Part of our job involves helping people choose the right theme for their goals and aspirations. Customers often already have an idea of which theme they’d like to use, but we often have to ask, “Why do you want to use this theme? Is there a reason that you’ve made this your choice?”
In other words, we want to know if clients choose specific themes because they’re popular, or cool, or because all their friends are drooling over the “in” thing these days. The wrong theme choice can often cost people more money than they intended to spend.
The latest trend in blog themes are those that let the user customize many elements or layouts. They’re great, because these themes put control back in the hands of users. Many people rave about Thesis, for example, and it can be a good choice.
Sometimes, though, Thesis isn’t the best choice for the job. We have both praised Thesis to the heavens and cursed it to hell in the same breath while trying to make it do what the client wants it to do – often not what the theme was designed to do in the first place.
The Question of Customizing
Themes can be fully customized from head to toe. Some themes are easy to customize, but of course, doing so requires someone with skills in coding.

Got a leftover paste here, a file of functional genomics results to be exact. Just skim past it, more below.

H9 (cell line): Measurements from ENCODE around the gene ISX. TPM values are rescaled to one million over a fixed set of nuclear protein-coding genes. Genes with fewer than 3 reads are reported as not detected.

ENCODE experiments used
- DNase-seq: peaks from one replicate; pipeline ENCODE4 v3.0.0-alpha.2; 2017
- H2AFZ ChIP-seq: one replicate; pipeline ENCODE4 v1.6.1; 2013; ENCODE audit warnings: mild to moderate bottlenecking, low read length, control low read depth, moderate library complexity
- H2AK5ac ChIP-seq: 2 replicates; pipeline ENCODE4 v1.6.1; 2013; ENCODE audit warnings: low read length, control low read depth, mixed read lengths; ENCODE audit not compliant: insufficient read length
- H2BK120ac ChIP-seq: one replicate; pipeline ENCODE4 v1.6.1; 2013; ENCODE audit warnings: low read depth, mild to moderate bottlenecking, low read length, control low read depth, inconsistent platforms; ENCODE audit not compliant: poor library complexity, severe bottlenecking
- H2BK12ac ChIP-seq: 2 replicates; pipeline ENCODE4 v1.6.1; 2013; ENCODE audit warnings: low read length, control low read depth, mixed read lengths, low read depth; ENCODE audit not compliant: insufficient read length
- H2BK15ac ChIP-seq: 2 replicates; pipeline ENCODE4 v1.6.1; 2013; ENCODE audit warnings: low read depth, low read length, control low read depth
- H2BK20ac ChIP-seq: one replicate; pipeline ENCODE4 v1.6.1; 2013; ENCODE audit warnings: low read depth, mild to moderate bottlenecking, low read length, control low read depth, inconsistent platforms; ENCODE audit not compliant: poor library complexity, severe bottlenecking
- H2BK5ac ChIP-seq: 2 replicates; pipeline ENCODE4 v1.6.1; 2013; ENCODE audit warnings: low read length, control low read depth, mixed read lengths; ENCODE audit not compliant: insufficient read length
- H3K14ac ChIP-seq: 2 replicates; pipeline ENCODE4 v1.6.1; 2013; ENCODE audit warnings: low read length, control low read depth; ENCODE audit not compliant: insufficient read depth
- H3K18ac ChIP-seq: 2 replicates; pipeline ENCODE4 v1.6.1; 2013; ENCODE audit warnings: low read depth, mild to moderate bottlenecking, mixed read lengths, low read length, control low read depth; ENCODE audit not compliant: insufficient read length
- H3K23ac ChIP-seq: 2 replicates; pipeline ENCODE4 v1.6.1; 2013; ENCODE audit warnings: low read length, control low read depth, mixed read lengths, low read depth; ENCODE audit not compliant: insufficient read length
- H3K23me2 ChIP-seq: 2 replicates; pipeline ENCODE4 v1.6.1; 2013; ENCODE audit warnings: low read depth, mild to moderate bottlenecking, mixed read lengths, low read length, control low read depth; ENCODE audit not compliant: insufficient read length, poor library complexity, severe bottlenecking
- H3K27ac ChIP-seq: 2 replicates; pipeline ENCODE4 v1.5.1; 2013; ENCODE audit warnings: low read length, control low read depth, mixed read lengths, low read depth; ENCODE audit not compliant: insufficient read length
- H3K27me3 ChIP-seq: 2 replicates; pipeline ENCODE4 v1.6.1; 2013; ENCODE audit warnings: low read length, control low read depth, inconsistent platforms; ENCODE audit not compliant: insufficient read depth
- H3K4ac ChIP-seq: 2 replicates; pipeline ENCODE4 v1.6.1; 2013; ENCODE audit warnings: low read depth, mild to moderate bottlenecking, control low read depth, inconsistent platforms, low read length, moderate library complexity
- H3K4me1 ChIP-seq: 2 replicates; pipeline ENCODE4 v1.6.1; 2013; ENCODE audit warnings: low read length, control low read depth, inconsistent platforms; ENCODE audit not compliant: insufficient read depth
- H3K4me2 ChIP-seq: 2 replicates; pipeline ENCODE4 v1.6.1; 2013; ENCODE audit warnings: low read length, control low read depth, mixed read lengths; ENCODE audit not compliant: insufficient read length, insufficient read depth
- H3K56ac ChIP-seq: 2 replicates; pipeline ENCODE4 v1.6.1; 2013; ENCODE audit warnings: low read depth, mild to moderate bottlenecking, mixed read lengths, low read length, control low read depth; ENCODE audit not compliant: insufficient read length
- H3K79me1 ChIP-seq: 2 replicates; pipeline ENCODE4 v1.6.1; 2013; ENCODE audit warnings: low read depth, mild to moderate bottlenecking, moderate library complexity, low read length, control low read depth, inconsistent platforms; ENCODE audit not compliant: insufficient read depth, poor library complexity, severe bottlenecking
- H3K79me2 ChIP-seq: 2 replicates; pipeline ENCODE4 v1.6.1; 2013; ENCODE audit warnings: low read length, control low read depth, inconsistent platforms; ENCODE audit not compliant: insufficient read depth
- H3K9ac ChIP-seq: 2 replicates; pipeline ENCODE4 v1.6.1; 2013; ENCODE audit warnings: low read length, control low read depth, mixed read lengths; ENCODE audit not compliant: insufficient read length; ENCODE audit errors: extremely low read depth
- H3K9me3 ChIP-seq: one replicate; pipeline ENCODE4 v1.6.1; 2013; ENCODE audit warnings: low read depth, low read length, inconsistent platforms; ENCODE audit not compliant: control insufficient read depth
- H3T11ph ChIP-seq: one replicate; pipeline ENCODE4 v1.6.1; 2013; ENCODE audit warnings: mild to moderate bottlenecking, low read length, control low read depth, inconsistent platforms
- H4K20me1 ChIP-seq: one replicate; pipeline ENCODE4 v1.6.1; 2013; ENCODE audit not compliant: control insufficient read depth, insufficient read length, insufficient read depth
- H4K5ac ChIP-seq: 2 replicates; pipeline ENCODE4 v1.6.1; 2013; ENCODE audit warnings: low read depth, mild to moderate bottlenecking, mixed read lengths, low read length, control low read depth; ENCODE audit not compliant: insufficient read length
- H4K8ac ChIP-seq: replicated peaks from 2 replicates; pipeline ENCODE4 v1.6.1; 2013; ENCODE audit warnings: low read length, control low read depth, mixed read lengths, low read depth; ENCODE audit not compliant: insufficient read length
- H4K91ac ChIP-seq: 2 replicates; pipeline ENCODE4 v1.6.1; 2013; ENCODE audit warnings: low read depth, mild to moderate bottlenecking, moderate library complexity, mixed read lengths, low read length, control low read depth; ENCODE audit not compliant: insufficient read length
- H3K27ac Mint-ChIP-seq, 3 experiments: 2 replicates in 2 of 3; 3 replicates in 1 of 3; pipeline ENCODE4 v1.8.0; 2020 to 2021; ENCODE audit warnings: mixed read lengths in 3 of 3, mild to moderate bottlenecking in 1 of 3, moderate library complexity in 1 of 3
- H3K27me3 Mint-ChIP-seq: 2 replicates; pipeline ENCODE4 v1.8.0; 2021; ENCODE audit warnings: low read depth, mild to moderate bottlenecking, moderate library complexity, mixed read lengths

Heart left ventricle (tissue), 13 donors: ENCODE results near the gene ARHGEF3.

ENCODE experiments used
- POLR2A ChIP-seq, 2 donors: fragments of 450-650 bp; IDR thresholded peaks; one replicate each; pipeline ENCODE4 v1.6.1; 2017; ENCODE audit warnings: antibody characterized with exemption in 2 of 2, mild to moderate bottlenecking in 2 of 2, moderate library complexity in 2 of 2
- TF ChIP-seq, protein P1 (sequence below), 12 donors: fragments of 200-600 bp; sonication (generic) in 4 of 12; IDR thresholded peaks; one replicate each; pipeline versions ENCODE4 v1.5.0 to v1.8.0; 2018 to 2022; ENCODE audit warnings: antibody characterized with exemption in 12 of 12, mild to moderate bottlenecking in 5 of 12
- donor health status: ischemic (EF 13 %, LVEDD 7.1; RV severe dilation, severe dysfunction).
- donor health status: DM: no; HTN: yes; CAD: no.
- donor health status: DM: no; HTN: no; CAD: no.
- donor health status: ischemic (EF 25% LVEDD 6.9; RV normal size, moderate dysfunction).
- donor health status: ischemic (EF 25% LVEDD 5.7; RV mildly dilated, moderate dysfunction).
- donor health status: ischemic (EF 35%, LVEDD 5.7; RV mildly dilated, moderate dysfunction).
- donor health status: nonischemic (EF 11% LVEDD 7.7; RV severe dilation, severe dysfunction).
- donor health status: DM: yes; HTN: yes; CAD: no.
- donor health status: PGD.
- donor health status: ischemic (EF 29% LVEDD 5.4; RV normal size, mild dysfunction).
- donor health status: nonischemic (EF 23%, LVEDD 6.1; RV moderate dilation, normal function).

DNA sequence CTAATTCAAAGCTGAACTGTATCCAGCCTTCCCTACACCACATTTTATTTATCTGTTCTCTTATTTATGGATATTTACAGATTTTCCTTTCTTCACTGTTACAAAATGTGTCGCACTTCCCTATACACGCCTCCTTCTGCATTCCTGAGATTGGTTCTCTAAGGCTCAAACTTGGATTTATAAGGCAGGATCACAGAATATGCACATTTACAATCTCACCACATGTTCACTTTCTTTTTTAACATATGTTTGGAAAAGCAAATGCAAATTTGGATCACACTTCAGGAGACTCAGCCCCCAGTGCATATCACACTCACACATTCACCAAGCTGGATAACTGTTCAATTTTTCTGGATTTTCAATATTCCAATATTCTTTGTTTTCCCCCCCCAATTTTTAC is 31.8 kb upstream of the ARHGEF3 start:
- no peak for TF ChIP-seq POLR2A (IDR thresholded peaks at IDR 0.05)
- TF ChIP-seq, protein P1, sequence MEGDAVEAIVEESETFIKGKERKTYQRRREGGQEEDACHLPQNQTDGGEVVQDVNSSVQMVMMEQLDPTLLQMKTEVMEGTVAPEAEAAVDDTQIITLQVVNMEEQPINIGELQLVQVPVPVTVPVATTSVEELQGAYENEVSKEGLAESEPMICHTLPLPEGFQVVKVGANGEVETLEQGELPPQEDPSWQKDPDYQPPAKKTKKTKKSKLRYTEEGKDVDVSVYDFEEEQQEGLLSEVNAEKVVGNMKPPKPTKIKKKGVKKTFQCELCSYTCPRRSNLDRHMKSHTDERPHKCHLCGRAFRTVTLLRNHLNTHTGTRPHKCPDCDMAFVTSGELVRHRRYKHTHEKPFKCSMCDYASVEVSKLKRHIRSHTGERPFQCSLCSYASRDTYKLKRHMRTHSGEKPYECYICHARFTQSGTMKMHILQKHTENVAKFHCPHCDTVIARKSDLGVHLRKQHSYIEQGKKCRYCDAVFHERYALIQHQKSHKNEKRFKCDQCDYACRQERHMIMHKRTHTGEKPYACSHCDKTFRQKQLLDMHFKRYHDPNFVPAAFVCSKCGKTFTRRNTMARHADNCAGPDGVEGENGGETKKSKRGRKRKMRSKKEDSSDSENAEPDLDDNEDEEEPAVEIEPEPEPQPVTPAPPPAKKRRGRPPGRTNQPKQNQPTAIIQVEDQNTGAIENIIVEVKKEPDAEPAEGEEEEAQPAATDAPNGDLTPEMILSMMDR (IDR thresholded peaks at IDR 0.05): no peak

Themes like Thesis and Flexx offer better potential for users to customize their own theme, and there’s really no coding knowledge required. But get into heavier customization, and things get tricky.
That costs extra money. Are they really the best theme for the job?
Look Under The Hood
When you want a theme for your site, you need to do more than admire the aesthetics. It’s like buying a car. You need to know what you want in a vehicle, figure out your needs, and then make the choice that gives you what you want.
You need to narrow down your options, visit lots, walk around the car a few times, touch the surface, gaze at the leather seats, and then open the hood to check out the motor.
Do the same when choosing your theme. Try to figure out if the theme will closely fit your needs before you decide to fall in love. If a theme does everything you want, then great! Your only expense is the custom design.
But if you want the theme to do something it wasn’t built or designed to do, you may want to opt for another theme. Decide what you want your site to do, and find a theme that gives you the features and functionalities you want.
Otherwise, it’s almost like buying a Toyota and then paying someone to build a Honda out of it. Why not buy a Honda in the first place?
Now it’s your turn. We’re curious. What theme do you use, why did you choose it, why do you love it, and what do you wish it could do?